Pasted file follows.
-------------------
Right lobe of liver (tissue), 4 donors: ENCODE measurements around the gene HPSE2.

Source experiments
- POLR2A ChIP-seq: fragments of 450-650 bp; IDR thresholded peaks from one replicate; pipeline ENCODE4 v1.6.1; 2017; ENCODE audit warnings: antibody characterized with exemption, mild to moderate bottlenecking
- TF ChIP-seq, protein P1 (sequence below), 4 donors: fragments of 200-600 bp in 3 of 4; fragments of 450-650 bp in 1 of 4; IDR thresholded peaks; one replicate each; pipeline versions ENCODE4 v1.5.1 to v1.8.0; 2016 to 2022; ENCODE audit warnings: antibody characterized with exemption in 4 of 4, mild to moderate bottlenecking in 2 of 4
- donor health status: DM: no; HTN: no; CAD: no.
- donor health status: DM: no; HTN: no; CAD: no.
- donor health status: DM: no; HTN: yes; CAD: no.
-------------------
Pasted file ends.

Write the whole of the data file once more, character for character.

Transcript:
Right lobe of liver (tissue), 4 donors: ENCODE measurements around the gene HPSE2.

Source experiments
- POLR2A ChIP-seq: fragments of 450-650 bp; IDR thresholded peaks from one replicate; pipeline ENCODE4 v1.6.1; 2017; ENCODE audit warnings: antibody characterized with exemption, mild to moderate bottlenecking
- TF ChIP-seq, protein P1 (sequence below), 4 donors: fragments of 200-600 bp in 3 of 4; fragments of 450-650 bp in 1 of 4; IDR thresholded peaks; one replicate each; pipeline versions ENCODE4 v1.5.1 to v1.8.0; 2016 to 2022; ENCODE audit warnings: antibody characterized with exemption in 4 of 4, mild to moderate bottlenecking in 2 of 4
- donor health status: DM: no; HTN: no; CAD: no.
- donor health status: DM: no; HTN: no; CAD: no.
- donor health status: DM: no; HTN: yes; CAD: no.